Authenticity, defined as the antithesis of automation, implies the involvement of human actions. It suggests that there is a human author, a person who has at some point made a creative decision to produce something: man must be behind the wheel. [3] Authenticity is the difference between something real and something fake; without necessarily rejecting the use of tools, machines or computers, authenticity defies mass production, standardization and reproduction.

Creativity in the Time of Machine Learning
Assuming that 
a) the role of the artist in society is ever adapting to new social situations, in many ways influenced by advancements of technology, currently pushing the profession into that of a producer of authenticity

b) the urge for authenticity originates from a reaction against the sprawls of the comprehensive generalization and globalization of everyday life, giving rise to the premise that only the human touch can create something genuine or original and

c) the outsourcing of human action through a rapidly accelerating development of information technology and data driven automation is laying the groundwork for a shift in the general mentality towards established traditions, of which the dispositions are not yet known it is possible to imagine a future in which art may deviate once again from its present purpose.

Computational learning, neural networking and other systems of data mining will have a profound impact on our perception of the authentic, not only in the field of art but far beyond. Lines will become blurred between human creation and the inauthentically re-created, between human production and the mindlessly re-produced, between imagination and the re-imagined.

What will the value of creativity be if it can be automated? The goal of this artistic study is not only to discover the effects of automated machine learning emulating the labor of the artist, but to imagine what an adaptation of the artist in relation to this evolution could entail.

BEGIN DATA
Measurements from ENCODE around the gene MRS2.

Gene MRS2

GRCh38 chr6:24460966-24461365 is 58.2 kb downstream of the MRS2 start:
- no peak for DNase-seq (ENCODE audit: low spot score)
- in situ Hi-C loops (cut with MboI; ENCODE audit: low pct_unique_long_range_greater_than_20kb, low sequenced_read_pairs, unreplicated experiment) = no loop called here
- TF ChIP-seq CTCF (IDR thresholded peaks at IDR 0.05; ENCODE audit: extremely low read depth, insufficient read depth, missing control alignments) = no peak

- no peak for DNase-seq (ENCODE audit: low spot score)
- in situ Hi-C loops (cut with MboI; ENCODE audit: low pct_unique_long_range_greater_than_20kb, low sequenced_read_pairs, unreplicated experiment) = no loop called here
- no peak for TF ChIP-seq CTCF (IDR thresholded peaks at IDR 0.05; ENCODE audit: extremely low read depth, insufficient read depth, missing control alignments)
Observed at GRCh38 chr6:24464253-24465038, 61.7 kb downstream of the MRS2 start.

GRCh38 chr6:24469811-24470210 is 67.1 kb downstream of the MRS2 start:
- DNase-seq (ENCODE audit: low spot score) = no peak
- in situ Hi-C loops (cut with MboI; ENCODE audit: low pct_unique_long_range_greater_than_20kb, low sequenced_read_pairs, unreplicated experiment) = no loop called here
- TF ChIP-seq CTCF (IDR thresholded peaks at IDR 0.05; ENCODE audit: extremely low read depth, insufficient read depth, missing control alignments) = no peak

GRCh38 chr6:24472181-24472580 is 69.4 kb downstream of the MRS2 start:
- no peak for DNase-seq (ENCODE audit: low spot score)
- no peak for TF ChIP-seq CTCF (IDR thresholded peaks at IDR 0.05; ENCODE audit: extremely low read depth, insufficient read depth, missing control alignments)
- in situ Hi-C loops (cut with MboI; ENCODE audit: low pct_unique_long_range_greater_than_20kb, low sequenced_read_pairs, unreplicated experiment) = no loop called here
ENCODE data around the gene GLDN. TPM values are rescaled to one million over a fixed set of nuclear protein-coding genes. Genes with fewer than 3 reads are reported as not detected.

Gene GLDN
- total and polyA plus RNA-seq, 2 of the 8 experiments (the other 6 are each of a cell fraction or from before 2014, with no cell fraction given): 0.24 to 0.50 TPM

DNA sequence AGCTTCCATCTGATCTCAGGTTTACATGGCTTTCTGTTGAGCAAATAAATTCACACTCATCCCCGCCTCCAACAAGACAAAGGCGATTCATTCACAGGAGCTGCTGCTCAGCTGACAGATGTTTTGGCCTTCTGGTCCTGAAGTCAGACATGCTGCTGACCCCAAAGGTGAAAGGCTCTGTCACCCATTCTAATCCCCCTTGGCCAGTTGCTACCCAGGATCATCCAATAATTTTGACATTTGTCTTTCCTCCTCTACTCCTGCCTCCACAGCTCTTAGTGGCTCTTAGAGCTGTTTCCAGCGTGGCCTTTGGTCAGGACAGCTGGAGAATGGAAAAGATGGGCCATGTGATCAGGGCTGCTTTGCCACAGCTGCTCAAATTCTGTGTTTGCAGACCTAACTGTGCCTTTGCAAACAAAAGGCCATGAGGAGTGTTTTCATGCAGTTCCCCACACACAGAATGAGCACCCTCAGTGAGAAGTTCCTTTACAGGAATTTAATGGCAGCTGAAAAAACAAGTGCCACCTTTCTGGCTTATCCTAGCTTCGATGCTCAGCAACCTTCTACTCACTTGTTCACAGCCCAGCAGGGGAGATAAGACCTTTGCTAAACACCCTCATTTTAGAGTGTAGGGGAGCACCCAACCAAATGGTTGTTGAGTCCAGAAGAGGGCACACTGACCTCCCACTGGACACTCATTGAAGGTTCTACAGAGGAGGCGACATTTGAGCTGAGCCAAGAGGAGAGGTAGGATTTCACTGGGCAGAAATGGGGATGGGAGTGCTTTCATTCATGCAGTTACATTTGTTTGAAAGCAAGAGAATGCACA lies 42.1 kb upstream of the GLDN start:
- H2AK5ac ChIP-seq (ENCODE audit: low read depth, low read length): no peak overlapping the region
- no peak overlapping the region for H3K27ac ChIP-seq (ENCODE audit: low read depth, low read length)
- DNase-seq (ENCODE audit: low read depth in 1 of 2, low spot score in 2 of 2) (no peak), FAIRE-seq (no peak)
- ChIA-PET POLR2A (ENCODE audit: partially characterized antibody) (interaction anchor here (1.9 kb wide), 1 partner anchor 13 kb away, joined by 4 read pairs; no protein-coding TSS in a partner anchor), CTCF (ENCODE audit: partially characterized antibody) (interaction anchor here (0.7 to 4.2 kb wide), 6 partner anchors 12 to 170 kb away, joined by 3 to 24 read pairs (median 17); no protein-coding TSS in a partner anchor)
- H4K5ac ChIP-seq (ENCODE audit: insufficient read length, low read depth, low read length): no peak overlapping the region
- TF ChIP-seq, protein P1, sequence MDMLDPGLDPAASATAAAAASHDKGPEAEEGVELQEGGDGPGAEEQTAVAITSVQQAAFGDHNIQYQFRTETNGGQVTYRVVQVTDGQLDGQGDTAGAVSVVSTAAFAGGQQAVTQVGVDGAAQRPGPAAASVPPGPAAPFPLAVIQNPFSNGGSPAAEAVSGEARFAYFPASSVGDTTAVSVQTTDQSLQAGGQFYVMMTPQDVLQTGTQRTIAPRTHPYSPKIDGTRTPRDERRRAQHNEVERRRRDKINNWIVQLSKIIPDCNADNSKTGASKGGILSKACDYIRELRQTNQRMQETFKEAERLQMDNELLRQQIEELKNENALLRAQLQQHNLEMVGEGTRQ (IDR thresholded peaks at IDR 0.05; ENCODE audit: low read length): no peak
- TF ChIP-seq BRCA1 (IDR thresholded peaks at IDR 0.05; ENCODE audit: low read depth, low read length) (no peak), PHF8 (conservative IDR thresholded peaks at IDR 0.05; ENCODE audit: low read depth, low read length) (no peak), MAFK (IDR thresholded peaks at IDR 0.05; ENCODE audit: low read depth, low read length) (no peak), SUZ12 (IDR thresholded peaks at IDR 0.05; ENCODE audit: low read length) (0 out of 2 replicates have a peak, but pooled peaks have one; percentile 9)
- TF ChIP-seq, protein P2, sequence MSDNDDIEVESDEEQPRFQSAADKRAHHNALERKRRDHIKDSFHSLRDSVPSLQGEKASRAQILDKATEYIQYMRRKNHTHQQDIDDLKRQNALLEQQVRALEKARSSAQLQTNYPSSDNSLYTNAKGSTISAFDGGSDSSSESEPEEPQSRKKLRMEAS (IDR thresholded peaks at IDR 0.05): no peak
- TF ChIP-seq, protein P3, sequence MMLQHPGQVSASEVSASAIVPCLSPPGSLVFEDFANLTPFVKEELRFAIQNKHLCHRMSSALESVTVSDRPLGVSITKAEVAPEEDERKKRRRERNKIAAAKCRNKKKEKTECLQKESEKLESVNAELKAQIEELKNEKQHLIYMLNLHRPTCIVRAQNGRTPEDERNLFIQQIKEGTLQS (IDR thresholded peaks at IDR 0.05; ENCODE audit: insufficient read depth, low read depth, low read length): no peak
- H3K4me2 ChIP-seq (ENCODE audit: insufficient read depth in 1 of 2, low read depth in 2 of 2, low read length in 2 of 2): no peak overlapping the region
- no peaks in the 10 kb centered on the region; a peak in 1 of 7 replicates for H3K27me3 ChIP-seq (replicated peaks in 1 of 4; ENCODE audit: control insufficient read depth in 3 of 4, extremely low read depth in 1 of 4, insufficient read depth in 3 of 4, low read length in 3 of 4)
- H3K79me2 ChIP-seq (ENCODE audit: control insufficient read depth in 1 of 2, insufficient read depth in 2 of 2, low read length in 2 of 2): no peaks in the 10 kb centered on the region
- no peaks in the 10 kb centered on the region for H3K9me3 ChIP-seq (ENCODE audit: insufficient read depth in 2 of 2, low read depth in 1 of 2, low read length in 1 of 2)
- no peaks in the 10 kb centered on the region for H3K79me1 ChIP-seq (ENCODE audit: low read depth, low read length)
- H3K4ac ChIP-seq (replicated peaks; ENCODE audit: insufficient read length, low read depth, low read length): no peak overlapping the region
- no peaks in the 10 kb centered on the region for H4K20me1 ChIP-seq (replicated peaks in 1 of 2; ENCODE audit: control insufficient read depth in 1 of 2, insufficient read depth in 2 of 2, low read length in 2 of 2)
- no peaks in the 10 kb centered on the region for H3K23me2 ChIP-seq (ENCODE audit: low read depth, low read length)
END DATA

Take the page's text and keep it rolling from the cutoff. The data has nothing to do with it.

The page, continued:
1. Srnicek, N., & Williams, A. (2015). Inventing the Future. Postcapitalism and a World Without Work

2. Frey, C.B., & Osborne, M. (2013). The Future of Employment: How Susceptible Are Jobs to Computerisation?

3. Dutton, D. (2003). Authenticity in Art in The Oxford Handbook of Aesthetics

Art & Automation

February 19 2018

The future of the artist in an automated society

If complexity presently outstrips human capacities to think and control, there are two options: one is to reduce complexity down to a human scale; the other is to expand humanity’s capacities. We endorse the latter.1

Estimates suggest that anything from 47 to 80 percent of current jobs are likely to be automatable in the next two decades.2 My research therefor focusses on the future of the creative and cultural sector and the opportunities that an imminent automation of work would entail.

Could the artistic profession become automated? The answer lies in the profound analysis of the differences and similarities between the intrinsic value of the artist in the society and that of other occupations. This comparison not only has an impact on the general artistry but questions the position of the artist regarding the labor market and visa versa.

In hindsight, the tendencies or the 'common sense' of a society are often easily formulated. In the present it becomes rather difficult. They are incentives, flows or movements towards the future; a general consensus or a public opinion; a collective memory. The common sense represents a framework that shift slowly but steadily, revealing certain topics and making them debatable, concealing others that were debatable before in the proces. 

Predicting, discovering and responding to these tendencies is a very powerful methode of operation. It gives a grip on the currents of a society, sometimes in short term, mostly on the long run. The methode enables the artist, designer, writer, thinker … to install a progressive construction that impacts the current generation and helps shape the future. 

In the past 30 years, our current, western society has become more and more based upon neoliberal principles, spearheading certain fundamental ideas: efficiency, direct economic utility, computability, standardisation, specialisation, globalisation.… These principles have seeped deep into our common sense, making it safe to speak of a neoliberal hegemony. They influence our perception about labor, freedom, safety, authenticity, humanity, value, up to a extremely personal level. It is therefor very difficult to form an objective view on this complex social structure.